"I went at once to see your ward. She admitted that the charge is true. I asked her if she wished the suit defended, and a counter- suit brought against her husband. Her answer to that was: 'I absolutely don't care.' I got nothing from her but this, and, though it sounds odd, I believe it to be true. She appears to be in a reckless mood, and to have no particular ill-will against her husband.

"I want to see you, but only after you have turned this matter over carefully. It is my duty to put some considerations before you. The suit, if brought, will be a very unpleasant matter for George, a still more unpleasant, even disastrous one, for his people. The innocent in such cases are almost always the greatest sufferers. If the cross-suit is instituted, it will assume at once, considering their position in Society, the proportions of a 'cause celebre', and probably occupy the court and the daily presses anything from three days to a week, perhaps more, and you know what that means. On the other hand, not to defend the suit, considering what we know, is, apart from ethics, revolting to my instincts as a fighter. My advice, therefore, is to make every effort to prevent matters being brought into court at all.

"I am an older man than you by thirteen years. I have a sincere regard for you, and I wish to save you pain. In the course of our interviews I have observed your ward very closely, and at the risk of giving you offence, I am going to speak out my mind. Mrs. Bellew is a rather remarkable woman. From two or three allusions that you have made in my presence, I believe that she is altogether different from what you think. She is, in my opinion, one of those very vital persons upon whom our judgments, censures, even our ,sympathies, are wasted. A woman of this sort, if she comes of a county family, and is thrown by circumstances with Society people, is always bound to be conspicuous. If you would realise something of this, it would, I believe, save you a great deal of pain. In short, I beg of you not to take her, or her circumstances, too seriously. There are quite a number of such men and women as her husband and herself, and they are always certain to be more or less before the public eye. Whoever else goes down, she will swim, simply because she can't help it. I want you to see things as they are.

"I ask you again, my dear Vigil, to forgive me for writing thus, and to believe that my sole desire is to try and save you unnecessary suffering.

"Come and see me as soon as you have reflected:

"I am,
"Your sincere friend,

Gregory made a movement like that of a blind man. Both women were on their feet at once.

"What is it, Mr. Vigil? Can I get you anything?"

"Thanks; nothing, nothing. I've had some rather bad news. I'll go out and get some air. I shan't be back to-day."

He found his hat and went.

He walked towards the Park, unconsciously attracted towards the biggest space, the freshest air; his hands were folded behind him, his head bowed. And since, of all things, Nature is ironical, it was fitting that he should seek the Park this day when it was gayest. And far in the Park, as near the centre as might be, he lay down on the grass. For a long time he lay without moving, his hands over his eyes, and in spite of Mr. Paramor's reminder that his suffering was unnecessary, he suffered.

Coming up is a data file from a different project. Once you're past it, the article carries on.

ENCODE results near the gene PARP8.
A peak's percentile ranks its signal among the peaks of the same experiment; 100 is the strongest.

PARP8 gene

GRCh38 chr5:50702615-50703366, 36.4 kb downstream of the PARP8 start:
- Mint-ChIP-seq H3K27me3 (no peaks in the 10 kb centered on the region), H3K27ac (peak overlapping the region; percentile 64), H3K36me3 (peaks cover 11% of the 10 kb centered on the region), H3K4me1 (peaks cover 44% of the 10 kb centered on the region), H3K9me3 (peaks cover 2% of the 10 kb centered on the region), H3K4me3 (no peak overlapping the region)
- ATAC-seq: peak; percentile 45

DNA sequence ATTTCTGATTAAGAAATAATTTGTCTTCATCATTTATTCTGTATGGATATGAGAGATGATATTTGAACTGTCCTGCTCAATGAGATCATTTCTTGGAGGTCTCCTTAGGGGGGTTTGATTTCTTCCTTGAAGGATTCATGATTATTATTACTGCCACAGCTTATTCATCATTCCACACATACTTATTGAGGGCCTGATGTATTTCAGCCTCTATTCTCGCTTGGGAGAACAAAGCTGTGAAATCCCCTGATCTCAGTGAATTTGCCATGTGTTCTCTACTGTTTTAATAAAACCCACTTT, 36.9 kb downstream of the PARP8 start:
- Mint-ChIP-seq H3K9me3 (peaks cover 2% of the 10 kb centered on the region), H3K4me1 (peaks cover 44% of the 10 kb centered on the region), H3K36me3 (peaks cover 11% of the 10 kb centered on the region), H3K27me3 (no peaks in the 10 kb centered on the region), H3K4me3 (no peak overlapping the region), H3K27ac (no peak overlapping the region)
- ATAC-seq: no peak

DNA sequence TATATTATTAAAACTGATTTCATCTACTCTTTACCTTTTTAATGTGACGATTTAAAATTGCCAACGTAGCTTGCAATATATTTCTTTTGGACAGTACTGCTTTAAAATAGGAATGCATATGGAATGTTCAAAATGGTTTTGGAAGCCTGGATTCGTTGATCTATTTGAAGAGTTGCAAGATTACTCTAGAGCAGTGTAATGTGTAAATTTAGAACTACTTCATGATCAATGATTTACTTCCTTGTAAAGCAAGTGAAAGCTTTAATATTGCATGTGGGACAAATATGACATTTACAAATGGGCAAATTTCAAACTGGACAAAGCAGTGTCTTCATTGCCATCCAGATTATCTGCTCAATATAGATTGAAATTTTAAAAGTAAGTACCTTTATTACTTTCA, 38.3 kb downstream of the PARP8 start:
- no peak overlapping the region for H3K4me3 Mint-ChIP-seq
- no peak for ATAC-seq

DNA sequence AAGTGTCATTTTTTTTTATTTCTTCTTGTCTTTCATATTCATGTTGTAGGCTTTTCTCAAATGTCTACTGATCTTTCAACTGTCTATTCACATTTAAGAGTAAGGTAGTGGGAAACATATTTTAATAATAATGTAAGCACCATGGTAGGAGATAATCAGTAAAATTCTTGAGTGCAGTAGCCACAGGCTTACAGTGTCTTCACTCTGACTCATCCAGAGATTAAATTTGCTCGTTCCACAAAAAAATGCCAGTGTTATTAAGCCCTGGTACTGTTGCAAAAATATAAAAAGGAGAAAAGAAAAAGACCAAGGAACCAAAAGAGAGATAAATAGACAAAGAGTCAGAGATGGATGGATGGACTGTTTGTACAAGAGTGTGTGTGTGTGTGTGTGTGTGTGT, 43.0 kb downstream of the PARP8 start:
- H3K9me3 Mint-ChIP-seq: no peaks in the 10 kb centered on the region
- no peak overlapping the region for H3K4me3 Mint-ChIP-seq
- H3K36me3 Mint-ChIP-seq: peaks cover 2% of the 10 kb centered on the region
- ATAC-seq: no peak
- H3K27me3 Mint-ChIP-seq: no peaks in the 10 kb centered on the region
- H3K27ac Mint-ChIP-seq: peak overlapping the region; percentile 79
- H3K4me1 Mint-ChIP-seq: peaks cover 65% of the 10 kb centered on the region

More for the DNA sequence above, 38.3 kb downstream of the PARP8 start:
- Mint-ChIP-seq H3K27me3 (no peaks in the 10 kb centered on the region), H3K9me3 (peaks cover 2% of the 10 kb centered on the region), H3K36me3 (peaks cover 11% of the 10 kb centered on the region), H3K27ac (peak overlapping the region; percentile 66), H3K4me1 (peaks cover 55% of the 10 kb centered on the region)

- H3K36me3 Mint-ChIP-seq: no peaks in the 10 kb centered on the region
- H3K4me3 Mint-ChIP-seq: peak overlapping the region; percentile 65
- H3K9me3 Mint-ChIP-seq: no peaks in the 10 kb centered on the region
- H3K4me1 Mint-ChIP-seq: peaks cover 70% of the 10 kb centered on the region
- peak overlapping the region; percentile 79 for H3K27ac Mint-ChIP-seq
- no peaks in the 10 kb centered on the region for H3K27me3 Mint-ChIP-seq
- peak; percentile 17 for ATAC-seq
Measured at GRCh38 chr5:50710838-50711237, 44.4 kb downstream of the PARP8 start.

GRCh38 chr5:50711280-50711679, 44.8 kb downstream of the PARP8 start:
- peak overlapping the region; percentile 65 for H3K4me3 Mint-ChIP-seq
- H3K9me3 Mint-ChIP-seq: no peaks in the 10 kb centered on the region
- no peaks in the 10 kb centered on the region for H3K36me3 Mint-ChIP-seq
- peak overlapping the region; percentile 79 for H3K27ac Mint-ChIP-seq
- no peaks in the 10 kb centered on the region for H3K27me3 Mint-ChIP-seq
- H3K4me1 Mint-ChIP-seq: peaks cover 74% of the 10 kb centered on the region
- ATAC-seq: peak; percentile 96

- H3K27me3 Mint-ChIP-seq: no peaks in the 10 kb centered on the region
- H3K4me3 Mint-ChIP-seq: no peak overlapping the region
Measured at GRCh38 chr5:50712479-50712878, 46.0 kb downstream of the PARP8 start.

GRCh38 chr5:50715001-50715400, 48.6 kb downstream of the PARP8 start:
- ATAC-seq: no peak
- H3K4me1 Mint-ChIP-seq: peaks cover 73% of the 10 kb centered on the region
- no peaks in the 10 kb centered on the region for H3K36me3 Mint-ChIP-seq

And mostly he suffered from black loneliness, for he was a very lonely man, and now he had lost that which he had thought he had. It is difficult to divide suffering, difficult to say how much he suffered, because, being in love with her, he had secretly thought she must love him a little, and how much he suffered because his private portrait of her, the portrait that he, and he alone, had painted, was scored through with the knife. And he lay first on his face, and then on his back, with his hand always over his eyes. And around him were other men lying on the grass, and some were lonely, and some hungry, and some asleep, and some were lying there for the pleasure of doing nothing and for the sake of the hot sun on their cheeks; and by the side of some lay their girls, and it was these that Gregory could not bear to see, for his spirit and his senses were a-hungered. In the plantations close by were pigeons, and never for a moment did they stop cooing; never did the blackbirds cease their courting songs; the sun its hot, sweet burning; the clouds above their love-chase in the sky. It was the day without a past, without a future, when it is not good for man to be alone. And no man looked at him, because it was no man's business, but a woman here and there cast a glance on that long, tweed-suited figure with the hand over the eyes, and wondered, perhaps, what was behind that hand. Had they but known, they would have smiled their woman's smile that he should so have mistaken one of their sex.

Gregory lay quite still, looking at the sky, and because he was a loyal man he did not blame her, but slowly, very slowly, his spirit, like a spring stretched to the point of breaking, came back upon itself, and since he could not bear to see things as they were, he began again to see them as they were not.

'She has been forced into this,' he thought. 'It is George Pendyce's fault. To me she is, she must be, the same!'

He turned again on to his face. And a small dog who had lost its master sniffed at his boots, and sat down a little way off, to wait till Gregory could do something for him, because he smelled that he was that sort of man.

John Galsworthy